Vacation planning tips for families with children who struggle with sensory, social and behavioral issues
Parenting is hard work, and you deserve a break. But touring Europe with kids is daunting — not to mention crazy expensive — and if your child struggles with sensory, social and behavioral issues or issues related to a spectrum or processing disorder, it might make long car trips or visits to crowded places impractical. Don't despair, though — your family can have a great time that's just your style, if you know where to go.
Cruises for Families Who Need Accommodations
Cruising with kids is surprisingly easy. Nearly everything's included in the price, which makes budgeting easy, and there are lots of activities to do that don''t require loading kids into and out of cars and taxis. Cruises are also great for children with special dietary restrictions. Instead of struggling at new restaurants every day, you can make all meal arrangements before the trip.
Perhaps best of all? Many cruise lines are set up to support families with children who have special needs. For instance, Royal Caribbean offer services such as an onboard toy lending program and a printable social story for children with autism as well as expedited check-in and boarding. Some groups also organize special cruises designed for children with particular special needs, so you might even be able to connect with similar families while on vacation.
Theme Parks and Sensory Breaks
Theme parks all around the world are working toward becoming more inclusive. For now, if you're vacationing with special needs kids, you can't beat Disney. Both Disney resorts, in Anaheim and Orlando, are designed to suit the needs of all families. For instance, if your child is unable to wait in lines, you can take advantage of the Disability Access Service program, which allows you to schedule your ride times and skip the long lines. While Disney may not be an ideal spot for kids with sensory processing disorder, some of the excess sensory input can be managed with proper planning, like packing a sensory bag complete with headphones, chewelry and weighted blanket, and carefully planning for relaxation breaks throughout the trip.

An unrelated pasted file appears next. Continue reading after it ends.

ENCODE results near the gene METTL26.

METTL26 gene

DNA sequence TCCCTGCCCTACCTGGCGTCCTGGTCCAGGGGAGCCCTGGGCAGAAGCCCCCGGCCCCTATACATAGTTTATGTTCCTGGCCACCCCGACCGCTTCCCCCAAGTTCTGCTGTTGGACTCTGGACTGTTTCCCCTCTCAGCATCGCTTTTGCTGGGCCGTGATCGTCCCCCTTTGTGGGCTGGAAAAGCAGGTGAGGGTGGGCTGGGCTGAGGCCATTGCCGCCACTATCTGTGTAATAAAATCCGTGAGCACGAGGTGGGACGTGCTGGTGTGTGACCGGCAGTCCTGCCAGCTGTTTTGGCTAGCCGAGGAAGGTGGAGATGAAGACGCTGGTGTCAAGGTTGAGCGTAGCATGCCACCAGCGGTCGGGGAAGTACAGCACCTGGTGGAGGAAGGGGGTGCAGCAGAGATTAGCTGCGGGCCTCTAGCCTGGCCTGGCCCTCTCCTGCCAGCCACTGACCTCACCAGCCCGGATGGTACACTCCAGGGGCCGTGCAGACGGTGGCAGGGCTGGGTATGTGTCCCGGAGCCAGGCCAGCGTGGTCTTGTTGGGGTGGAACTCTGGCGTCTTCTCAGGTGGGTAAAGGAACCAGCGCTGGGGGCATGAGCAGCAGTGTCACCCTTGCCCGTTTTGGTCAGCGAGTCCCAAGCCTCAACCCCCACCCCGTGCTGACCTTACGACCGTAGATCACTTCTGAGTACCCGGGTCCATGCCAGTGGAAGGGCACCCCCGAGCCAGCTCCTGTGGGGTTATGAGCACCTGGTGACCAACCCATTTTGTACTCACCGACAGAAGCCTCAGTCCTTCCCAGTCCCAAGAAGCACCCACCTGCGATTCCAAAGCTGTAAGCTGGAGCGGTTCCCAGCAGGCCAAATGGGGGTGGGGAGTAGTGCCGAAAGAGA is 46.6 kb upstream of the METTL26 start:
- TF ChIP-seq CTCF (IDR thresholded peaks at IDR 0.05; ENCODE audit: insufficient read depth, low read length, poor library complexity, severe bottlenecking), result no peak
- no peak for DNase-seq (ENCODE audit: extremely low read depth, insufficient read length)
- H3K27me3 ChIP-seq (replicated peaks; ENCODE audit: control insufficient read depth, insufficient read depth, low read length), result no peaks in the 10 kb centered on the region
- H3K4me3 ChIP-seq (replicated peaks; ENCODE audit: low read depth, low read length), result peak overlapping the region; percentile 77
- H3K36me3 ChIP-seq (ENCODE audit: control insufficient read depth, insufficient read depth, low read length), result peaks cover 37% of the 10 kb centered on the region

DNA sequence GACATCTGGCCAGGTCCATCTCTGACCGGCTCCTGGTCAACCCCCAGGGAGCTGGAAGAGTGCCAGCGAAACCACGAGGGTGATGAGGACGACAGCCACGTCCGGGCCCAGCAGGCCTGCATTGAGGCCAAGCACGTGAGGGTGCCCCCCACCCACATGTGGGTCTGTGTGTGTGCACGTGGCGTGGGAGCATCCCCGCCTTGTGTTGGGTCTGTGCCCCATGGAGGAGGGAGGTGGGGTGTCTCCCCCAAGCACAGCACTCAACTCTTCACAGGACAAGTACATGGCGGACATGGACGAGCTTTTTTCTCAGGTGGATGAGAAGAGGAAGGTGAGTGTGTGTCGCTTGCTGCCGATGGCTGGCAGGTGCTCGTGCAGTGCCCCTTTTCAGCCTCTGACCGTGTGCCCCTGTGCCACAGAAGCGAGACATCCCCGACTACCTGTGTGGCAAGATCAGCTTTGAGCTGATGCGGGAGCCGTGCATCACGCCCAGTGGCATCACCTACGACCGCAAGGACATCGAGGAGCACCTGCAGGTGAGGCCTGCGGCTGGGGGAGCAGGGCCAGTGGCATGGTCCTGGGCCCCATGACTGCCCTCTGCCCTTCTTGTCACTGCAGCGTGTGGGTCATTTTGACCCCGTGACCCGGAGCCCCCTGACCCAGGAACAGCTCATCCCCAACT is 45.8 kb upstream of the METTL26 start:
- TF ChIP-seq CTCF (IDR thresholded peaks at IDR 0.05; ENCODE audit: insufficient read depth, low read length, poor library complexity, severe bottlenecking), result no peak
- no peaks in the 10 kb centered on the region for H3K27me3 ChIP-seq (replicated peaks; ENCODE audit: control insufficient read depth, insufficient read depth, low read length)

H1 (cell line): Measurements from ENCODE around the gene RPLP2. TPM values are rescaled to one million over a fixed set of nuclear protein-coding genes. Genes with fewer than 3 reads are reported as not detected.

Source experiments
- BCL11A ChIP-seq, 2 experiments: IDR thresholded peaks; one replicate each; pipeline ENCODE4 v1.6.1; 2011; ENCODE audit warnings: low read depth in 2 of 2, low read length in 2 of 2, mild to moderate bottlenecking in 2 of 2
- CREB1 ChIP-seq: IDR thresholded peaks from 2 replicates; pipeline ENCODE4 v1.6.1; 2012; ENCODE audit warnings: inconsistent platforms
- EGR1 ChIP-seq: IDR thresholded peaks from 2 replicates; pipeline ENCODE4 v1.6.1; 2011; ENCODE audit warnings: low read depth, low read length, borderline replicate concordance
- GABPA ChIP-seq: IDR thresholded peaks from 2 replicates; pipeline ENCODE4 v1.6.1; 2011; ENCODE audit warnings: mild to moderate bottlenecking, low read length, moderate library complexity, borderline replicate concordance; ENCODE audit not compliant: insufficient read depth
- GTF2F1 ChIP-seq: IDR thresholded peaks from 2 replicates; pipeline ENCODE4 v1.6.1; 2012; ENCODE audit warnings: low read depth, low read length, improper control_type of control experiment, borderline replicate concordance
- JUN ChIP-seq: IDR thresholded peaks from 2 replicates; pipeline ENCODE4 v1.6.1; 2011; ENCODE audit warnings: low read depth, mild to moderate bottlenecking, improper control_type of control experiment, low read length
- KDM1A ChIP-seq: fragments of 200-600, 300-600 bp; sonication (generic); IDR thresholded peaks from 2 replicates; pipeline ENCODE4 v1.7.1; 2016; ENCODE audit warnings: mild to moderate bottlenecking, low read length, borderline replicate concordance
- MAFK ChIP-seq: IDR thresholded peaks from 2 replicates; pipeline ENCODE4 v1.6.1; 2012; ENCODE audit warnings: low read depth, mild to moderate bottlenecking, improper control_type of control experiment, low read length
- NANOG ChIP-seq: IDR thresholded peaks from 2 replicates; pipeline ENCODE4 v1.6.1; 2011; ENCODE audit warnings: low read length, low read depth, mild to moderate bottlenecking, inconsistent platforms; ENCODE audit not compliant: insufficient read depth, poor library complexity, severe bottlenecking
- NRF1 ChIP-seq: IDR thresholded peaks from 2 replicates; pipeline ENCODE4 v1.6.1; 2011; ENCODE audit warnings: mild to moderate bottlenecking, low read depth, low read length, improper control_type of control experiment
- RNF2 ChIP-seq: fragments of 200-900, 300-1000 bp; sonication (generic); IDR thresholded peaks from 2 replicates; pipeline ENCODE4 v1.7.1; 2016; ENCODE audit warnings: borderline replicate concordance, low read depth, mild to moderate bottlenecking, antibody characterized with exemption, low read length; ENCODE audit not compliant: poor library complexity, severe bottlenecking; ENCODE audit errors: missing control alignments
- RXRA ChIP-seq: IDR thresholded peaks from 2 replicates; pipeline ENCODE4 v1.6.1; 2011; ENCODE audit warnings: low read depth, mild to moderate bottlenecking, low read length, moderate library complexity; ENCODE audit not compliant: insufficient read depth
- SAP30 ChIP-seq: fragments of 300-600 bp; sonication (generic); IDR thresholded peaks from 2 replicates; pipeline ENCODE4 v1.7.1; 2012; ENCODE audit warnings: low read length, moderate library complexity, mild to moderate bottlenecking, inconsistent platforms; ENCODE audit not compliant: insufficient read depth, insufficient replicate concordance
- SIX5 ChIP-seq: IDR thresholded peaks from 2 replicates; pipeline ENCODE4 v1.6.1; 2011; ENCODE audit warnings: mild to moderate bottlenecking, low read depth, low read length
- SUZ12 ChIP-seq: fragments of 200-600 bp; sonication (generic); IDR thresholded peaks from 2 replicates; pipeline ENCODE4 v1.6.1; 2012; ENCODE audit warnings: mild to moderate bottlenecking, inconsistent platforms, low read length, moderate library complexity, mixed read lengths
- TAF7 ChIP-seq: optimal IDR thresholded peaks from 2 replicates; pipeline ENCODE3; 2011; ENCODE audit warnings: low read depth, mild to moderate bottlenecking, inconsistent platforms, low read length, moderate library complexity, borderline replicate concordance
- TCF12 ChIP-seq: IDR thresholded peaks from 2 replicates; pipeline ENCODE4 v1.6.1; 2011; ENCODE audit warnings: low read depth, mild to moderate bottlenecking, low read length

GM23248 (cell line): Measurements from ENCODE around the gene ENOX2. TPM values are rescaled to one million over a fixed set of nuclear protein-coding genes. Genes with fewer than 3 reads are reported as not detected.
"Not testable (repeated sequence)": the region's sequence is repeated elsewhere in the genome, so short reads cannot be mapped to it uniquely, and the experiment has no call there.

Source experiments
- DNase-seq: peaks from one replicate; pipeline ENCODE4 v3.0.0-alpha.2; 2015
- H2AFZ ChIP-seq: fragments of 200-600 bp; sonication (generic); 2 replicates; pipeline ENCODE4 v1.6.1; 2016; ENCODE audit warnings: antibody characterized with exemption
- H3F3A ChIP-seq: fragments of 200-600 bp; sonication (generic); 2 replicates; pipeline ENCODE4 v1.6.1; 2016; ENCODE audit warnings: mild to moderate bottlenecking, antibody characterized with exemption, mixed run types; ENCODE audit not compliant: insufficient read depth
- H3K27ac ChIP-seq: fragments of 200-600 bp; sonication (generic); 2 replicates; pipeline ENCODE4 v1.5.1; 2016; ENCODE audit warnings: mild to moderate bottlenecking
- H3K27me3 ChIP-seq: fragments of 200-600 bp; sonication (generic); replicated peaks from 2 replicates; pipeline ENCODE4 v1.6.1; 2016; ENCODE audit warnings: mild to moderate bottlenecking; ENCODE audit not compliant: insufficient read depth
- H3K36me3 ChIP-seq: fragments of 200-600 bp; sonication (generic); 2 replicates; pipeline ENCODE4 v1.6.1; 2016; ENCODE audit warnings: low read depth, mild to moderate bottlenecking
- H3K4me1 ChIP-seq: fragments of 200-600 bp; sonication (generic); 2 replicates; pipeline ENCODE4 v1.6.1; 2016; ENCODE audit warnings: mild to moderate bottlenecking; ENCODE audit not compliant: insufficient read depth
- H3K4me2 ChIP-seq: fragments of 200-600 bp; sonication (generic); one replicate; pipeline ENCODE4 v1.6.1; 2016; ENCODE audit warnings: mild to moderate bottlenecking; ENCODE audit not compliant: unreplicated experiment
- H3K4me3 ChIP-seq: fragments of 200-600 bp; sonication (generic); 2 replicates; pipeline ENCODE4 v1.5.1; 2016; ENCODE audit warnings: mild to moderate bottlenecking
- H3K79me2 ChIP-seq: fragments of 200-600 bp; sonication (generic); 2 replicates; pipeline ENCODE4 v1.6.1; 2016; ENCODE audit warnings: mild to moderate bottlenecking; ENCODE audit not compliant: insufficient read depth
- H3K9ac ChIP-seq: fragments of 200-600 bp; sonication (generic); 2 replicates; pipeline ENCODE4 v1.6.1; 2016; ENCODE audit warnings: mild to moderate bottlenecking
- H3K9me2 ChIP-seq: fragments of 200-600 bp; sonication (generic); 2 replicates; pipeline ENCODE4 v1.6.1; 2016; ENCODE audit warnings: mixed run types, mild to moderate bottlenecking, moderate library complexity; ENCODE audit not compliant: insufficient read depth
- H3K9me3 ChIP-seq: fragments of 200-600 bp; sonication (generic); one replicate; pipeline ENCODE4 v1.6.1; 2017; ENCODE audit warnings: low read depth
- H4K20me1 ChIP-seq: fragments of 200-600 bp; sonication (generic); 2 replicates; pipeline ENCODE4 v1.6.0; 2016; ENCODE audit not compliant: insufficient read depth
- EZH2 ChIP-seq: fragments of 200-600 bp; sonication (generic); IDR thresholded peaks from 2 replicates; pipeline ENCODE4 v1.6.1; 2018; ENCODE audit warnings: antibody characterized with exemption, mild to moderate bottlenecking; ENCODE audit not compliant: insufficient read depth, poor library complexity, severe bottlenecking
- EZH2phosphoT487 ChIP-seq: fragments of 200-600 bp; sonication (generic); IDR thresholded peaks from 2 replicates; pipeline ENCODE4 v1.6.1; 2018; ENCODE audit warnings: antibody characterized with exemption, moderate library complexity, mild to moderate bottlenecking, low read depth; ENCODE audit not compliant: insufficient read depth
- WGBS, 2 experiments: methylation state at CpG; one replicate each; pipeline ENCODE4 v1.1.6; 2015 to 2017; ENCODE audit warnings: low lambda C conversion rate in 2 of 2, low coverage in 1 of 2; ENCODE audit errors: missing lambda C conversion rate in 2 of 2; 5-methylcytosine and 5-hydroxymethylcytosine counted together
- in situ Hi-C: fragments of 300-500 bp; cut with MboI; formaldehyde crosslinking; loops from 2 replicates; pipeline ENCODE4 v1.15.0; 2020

Disney staff are trained to be accommodating and sensitive to special needs of all kinds, and you can arrange for meals that suit any dietary restrictions. In fact many of the restaurants are already serving gluten-free and dairy-free options. And if you stay in a resort hotel, you can easily hop on a shuttle and go hang out by the pool whenever you all need a break.
Outdoor Adventures and Adaptive Activities
The power of the great outdoors can be transformational for kids with special needs. Camping and boating on your own may not be feasible if you're not experienced with these activities, but a number of dude ranches and adventure resorts are equipped to welcome kids with extra needs.
Ski resorts such as Smuggler's Notch in Vermont offer adaptive programs for kids with all levels of need. Out West, you can find adaptive horseback riding and whitewater rafting programs like the ones offered at Utah's Splore. Being able to participate in these adventure activities, just like everyone else, could be the biggest thrill your special needs child has ever had. For a more relaxed experience, plan a weekend of camping and short hikes allowing your child to reconnect with nature without the pressures and over stimulation of a more scheduled adventure.
Staycation for Easy Family Fun
Staying at the local hotel might not have seemed like a dream vacation before you had children. But for kids, any hotel stay is exciting — even if you only go 5 miles down the road. This is a budget-friendly option that's perfect for your first family vacation. If something goes wrong, you can always pack up and head home early.
Your kids will probably be delighted with just a simple hotel room, but you can make the experience even more special by packing little surprises such as new pajamas, activity bags and tasty treats. Have dinner delivered to your room, go swimming in the hotel pool, and explore the lobby. You might be surprised how much adventure you can find in your own neighborhood.
Contributed by Babar Chaudhry @ Brain Balance of Allen